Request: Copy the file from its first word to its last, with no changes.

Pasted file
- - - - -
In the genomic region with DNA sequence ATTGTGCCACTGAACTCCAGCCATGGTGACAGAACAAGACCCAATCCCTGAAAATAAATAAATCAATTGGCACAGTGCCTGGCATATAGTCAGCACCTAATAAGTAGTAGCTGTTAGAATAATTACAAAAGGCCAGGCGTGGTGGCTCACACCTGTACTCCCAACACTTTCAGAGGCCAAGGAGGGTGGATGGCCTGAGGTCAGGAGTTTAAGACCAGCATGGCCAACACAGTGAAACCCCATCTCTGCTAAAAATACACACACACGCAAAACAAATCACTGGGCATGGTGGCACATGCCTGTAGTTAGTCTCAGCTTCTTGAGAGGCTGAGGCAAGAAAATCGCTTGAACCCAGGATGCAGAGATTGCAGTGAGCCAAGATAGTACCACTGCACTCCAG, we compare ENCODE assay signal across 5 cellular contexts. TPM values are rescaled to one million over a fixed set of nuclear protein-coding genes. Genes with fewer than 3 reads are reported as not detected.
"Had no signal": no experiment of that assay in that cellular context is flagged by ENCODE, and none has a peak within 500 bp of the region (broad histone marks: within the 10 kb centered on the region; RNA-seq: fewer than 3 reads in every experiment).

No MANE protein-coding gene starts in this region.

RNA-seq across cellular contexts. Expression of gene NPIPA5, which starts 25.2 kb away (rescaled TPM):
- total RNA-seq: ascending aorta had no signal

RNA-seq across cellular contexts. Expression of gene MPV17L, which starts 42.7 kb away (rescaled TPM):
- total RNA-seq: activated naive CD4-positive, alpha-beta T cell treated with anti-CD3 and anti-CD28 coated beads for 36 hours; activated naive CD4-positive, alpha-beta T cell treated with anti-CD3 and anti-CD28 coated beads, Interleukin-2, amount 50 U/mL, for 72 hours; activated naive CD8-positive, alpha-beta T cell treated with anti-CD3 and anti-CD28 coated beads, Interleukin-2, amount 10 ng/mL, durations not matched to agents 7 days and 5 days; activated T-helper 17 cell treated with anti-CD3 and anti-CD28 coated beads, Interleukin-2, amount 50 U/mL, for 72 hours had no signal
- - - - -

In the genomic region with DNA sequence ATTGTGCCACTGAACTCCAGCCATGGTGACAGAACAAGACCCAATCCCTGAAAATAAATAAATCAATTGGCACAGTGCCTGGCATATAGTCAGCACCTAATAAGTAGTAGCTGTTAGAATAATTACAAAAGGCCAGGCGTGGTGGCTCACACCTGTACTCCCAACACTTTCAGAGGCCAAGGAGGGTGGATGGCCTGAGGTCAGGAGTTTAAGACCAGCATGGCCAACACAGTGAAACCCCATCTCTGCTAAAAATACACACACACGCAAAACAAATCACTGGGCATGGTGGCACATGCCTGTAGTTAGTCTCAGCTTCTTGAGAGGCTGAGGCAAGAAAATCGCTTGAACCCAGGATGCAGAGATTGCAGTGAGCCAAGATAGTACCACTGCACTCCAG, we compare ENCODE assay signal across 5 cellular contexts. TPM values are rescaled to one million over a fixed set of nuclear protein-coding genes. Genes with fewer than 3 reads are reported as not detected.
"Had no signal": no experiment of that assay in that cellular context is flagged by ENCODE, and none has a peak within 500 bp of the region (broad histone marks: within the 10 kb centered on the region; RNA-seq: fewer than 3 reads in every experiment).

No MANE protein-coding gene starts in this region.

RNA-seq across cellular contexts. Expression of gene NPIPA5, which starts 25.2 kb away (rescaled TPM):
- total RNA-seq: ascending aorta had no signal

RNA-seq across cellular contexts. Expression of gene MPV17L, which starts 42.7 kb away (rescaled TPM):
- total RNA-seq: activated naive CD4-positive, alpha-beta T cell treated with anti-CD3 and anti-CD28 coated beads for 36 hours; activated naive CD4-positive, alpha-beta T cell treated with anti-CD3 and anti-CD28 coated beads, Interleukin-2, amount 50 U/mL, for 72 hours; activated naive CD8-positive, alpha-beta T cell treated with anti-CD3 and anti-CD28 coated beads, Interleukin-2, amount 10 ng/mL, durations not matched to agents 7 days and 5 days; activated T-helper 17 cell treated with anti-CD3 and anti-CD28 coated beads, Interleukin-2, amount 50 U/mL, for 72 hours had no signal